This paper presents a review of the pathbreaking partnership between management and labor union, specifically the unprecedented advances in labor-management cooperation. The central focus of this paper deals with the success of the Saturn car company. However, the paper will also include a detailed discussion of the partnership between General Motors Corporation and the United Auto Workers union, and their struggles and accomplishments along the way.
The American automobile industry is undergoing a transition of immense proportions. This process of change has not been easy, and it is certainly not over. Few organizations in American industry have had the long-term success that General Motors enjoyed. Until much of the 1970s, GM was the industry's low-cost producer because of its economies of scale. With nearly 60 percent of the car market, its most challenging problems seemed to revolve around concerns that the Justice Department would try and break up GM because of its dominant position and market share.
But, in the 1970s, two energy crises, important new government regulations, and significant sales gains by the Japanese were followed by real and far more substantive challenges in the 1980s. During the 1980s, GM tried to capitalize on the weakness of its U.S. competitors, Ford and Chrysler, with unprecedented investments in new products, facilities and advanced technology. However, the path that was charted for GM almost brought the corporation to its knees in the early 1990s. The prevailing view inside of GM was that money and power could solve problems, which was in sharp contrast to the Toyota philosophy, which focuses on solving problems with technology that is cheaply and easily available before spending money on new high-tech equipment.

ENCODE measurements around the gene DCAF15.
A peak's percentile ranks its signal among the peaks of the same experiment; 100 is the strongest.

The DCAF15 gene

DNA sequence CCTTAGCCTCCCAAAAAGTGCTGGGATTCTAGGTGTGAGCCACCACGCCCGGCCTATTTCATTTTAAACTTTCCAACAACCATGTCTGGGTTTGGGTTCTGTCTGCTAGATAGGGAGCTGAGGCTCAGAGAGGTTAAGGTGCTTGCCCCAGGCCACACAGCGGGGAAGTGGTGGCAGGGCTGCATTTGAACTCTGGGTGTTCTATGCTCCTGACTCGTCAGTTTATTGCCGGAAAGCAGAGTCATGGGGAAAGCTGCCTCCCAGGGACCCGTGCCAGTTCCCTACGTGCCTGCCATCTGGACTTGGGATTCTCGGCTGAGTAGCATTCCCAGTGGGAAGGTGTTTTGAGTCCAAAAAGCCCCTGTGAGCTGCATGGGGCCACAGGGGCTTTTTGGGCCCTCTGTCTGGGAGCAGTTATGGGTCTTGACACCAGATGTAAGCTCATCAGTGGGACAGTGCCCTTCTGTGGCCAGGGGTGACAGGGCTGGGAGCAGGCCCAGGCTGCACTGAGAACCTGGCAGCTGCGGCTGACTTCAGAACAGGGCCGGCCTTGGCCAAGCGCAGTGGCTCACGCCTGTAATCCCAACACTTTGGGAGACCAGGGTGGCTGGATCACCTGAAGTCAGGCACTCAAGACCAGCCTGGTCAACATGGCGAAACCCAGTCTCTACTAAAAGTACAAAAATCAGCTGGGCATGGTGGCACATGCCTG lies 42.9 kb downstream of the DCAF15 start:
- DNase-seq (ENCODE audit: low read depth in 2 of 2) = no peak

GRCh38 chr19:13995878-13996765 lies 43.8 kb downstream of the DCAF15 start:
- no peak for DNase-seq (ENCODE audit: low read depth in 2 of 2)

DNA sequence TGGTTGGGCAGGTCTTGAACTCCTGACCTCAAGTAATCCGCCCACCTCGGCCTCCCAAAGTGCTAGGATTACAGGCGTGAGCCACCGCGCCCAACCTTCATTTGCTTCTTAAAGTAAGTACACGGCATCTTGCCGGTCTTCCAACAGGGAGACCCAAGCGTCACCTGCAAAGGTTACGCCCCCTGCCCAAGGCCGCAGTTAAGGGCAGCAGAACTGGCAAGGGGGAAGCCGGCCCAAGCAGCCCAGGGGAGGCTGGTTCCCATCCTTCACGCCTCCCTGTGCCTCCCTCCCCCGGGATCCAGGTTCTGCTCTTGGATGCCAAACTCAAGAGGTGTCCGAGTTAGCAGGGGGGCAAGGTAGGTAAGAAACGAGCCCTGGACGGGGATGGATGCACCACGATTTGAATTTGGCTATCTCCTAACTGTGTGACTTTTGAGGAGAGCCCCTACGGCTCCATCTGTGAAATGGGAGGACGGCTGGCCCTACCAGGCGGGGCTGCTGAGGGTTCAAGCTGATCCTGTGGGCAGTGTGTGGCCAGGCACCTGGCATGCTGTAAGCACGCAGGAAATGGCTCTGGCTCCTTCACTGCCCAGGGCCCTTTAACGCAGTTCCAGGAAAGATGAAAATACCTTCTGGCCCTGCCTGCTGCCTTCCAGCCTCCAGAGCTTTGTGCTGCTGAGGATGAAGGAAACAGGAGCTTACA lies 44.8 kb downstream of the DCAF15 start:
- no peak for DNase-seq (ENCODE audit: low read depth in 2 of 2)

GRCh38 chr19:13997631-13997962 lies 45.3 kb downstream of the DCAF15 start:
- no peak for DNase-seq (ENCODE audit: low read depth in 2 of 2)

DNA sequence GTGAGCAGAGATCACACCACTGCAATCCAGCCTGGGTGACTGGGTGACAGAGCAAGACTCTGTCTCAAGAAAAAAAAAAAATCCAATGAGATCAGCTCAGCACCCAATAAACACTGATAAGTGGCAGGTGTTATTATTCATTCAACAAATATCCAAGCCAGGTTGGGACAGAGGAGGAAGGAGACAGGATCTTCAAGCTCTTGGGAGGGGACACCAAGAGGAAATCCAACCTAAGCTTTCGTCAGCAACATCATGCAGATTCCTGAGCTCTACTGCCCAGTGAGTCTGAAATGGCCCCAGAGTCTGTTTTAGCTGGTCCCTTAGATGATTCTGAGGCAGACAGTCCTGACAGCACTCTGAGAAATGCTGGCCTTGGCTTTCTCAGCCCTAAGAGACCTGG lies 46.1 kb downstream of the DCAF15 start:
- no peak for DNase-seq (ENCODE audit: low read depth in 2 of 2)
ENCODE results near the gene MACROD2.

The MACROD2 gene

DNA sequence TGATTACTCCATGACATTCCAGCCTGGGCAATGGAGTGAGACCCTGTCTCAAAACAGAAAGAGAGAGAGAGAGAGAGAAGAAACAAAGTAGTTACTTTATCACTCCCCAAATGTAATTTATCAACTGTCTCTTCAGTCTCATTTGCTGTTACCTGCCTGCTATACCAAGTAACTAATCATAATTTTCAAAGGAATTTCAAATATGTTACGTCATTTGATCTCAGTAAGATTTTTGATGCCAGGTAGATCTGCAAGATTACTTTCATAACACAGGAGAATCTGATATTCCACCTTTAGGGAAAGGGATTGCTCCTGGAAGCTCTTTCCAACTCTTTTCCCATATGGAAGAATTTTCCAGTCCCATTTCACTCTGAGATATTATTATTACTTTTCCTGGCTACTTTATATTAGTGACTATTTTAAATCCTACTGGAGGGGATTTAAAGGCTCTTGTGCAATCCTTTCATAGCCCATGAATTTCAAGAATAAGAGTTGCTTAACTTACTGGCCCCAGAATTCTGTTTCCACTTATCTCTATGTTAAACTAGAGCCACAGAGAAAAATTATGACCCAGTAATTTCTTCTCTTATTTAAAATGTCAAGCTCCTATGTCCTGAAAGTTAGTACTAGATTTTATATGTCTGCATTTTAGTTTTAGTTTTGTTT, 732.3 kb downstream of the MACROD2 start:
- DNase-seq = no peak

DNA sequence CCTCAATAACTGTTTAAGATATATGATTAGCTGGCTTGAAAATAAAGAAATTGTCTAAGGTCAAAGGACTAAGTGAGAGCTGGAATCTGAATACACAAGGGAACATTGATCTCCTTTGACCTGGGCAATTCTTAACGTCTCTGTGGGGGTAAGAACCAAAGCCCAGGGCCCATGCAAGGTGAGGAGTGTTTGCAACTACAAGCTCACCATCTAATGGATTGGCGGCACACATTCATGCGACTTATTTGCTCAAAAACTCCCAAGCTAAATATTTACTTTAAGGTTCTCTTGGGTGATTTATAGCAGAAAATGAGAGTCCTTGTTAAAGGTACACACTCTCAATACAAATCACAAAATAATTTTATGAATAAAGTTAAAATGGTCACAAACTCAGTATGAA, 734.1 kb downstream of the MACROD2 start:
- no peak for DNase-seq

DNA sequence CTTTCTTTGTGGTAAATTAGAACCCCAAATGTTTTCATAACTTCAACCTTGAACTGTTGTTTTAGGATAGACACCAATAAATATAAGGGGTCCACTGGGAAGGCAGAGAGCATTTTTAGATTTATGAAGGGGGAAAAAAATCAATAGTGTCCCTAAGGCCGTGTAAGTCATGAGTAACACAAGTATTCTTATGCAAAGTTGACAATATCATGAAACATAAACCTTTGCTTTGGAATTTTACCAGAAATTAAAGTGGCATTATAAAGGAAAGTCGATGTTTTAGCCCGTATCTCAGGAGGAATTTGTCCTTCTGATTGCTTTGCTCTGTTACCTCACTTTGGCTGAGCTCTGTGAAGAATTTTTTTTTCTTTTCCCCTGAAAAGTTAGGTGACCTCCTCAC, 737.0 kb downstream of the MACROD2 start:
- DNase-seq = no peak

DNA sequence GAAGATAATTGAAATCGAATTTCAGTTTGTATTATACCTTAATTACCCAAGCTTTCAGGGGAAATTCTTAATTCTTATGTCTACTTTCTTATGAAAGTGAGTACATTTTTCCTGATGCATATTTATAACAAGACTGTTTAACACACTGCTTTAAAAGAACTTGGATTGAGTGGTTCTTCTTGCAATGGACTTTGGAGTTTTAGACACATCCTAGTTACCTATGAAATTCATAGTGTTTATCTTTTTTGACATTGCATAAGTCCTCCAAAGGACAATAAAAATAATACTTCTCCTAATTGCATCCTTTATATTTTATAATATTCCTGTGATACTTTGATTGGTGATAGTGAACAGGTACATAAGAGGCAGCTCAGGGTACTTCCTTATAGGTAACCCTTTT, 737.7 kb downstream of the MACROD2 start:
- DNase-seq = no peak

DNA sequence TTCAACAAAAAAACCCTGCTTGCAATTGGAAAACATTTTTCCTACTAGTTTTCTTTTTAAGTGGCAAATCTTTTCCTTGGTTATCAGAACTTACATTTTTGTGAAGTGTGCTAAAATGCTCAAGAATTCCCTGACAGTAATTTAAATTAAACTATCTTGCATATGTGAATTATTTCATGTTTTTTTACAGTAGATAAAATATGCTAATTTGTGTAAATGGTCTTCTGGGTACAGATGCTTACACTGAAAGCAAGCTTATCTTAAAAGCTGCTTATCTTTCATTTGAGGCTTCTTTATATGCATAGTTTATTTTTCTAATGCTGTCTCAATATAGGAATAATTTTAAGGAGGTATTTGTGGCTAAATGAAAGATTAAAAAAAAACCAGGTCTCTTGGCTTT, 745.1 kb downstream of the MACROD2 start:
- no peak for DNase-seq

But perhaps the greatest problem within GM was its lack of urgency, largely as a result of managers perceiving the organization as infallible. While this was not always th...